The sound of the knock carried no premonition of coming change. Even when Mejikia opened the door and saw the military uniform of the man beyond, she did not yet realize. For indeed, nearly all men wore it these days. All of the men who had lived through the war, that is.
The silence lasted long enough that Mejikia raised her eyes slightly and murmured, “May I help you?”
“Tva Mejikia.” Her name. That was all he said.
She dared raise her eyes to his. She found something in their depths that gave her pause, gave her the first hint of what was happening. Yet still it was not enough.
The man’s shoulders sagged. “It is I, Tva Pten.”
Two emotions sprang out of Mejikia’s heart, stronger than all the others, strong enough to make her freeze. The first was embarrassment, shame that her own husband had been forced to tell her his name before she knew him. The more prevalent was shock.
She stepped back to let him pass in. Only when he stooped to pick up his bag did she notice the luggage. He stepped through the door, lay his bag on the floor. Prepared to stay.
Of course she had known this day would come. But yet it had not. For so long there had been no Pten. No husband to lead the household. No father for Etan. Mejikia had been on her own for five years, doing things her own way, as she saw fit.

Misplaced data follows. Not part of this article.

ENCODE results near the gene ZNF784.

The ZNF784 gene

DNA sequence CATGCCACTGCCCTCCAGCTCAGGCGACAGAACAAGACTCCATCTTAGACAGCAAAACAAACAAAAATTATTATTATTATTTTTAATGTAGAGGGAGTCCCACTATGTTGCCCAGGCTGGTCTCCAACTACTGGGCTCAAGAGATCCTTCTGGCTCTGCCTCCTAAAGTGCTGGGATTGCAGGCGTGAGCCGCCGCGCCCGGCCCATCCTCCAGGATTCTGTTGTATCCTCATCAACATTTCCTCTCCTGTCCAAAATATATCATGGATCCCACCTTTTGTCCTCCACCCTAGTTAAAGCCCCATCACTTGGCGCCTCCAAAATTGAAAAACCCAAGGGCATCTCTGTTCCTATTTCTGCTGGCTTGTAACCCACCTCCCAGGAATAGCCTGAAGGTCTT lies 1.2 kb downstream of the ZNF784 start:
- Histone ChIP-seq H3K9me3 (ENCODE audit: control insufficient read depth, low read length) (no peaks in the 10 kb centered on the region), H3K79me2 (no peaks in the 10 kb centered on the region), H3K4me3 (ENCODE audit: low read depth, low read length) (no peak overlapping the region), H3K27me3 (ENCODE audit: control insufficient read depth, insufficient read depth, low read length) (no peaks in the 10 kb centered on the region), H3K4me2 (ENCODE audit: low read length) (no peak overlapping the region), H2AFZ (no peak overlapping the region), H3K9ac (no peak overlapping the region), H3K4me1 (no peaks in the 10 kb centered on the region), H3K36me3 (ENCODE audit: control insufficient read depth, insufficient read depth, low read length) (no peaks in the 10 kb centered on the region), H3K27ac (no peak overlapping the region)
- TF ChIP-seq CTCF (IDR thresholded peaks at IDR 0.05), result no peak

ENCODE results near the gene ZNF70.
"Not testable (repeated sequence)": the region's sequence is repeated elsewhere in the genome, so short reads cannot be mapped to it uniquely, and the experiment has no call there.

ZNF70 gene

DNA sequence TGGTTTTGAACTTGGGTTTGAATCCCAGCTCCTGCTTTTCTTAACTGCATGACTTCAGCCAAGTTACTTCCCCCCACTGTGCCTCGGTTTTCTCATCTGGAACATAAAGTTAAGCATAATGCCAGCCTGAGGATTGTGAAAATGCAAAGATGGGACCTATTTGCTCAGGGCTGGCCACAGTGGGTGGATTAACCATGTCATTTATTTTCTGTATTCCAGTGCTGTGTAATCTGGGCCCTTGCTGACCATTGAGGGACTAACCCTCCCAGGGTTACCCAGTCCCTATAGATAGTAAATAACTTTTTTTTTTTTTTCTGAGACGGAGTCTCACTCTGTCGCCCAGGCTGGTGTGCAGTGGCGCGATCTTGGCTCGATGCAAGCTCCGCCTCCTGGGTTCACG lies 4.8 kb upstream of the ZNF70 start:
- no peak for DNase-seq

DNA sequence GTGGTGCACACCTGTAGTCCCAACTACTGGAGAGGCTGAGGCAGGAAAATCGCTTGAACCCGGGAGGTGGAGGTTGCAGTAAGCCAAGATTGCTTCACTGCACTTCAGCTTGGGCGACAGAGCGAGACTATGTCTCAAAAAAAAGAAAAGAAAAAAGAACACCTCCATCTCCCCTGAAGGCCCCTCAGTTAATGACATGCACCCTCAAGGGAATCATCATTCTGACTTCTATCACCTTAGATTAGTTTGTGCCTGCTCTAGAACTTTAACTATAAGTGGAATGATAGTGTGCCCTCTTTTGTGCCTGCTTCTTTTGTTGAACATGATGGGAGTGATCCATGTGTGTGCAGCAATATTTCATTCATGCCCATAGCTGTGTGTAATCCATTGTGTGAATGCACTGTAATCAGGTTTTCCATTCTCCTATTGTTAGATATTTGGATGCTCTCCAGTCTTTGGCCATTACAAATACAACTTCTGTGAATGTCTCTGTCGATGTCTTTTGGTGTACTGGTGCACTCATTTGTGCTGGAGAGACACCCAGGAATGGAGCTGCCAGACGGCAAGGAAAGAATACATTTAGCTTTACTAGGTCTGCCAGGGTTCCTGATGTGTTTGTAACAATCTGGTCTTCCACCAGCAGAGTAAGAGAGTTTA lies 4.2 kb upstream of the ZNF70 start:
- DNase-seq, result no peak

They stood in the middle of the tiny room, looking awkwardly at each other, at the walls. She ought to say something, welcome him. Nothing came to her lips.
Something behind her caught his gaze. She turned to find young Etan standing in the hall, staring at them. “Your son.” She answered the question in Pten’s eyes.
She called the boy to her. “This is your father, Etan.” This stranger had come to be a parent to a child he hadn’t known he had. To join their lives. Mejikia held her son tightly. Would this man take over, change everything?
Pten knelt and smiled, showing a trace of the boyish man from Mejikia’s faded memory. Etan greeted him politely, looking to his mum for answers she didn’t have. Pten reached out fingers to touch the boy’s fine dark hair.
His fingers brushed hers. She was surprised at the memories the simple touch caused. Tentative passion that first month of marriage; that only month of marriage. Appreciation in his eyes when he first had seen her on their wedding day. Friendship that had begun to form.
“I thought perhaps you would be with your mother and family.” He looked at her. “Have you been alone all this time?”
Mejikia wished she knew how to read him. Was he disapproving that she had not stayed in a family unit as the cultural norm, or happy to have found her here? She shrugged slightly. “The train tracks were destroyed. They’ve only just opened.”
“Yes, that’s why I was delayed.” He looked into her eyes. She could feel him searching, wanting her to want him. Needing confirmation of their relationship.
Relationship. What relationship did they really have? Four short weeks five long years ago. Was that enough? It would have to be. Culture dictated. And yet, Mejikia wanted more than a culturally mandated union. She found his eyes, and deep in her heart she found the answer to his unasked question.
Mejikia smiled. “Welcome home.”
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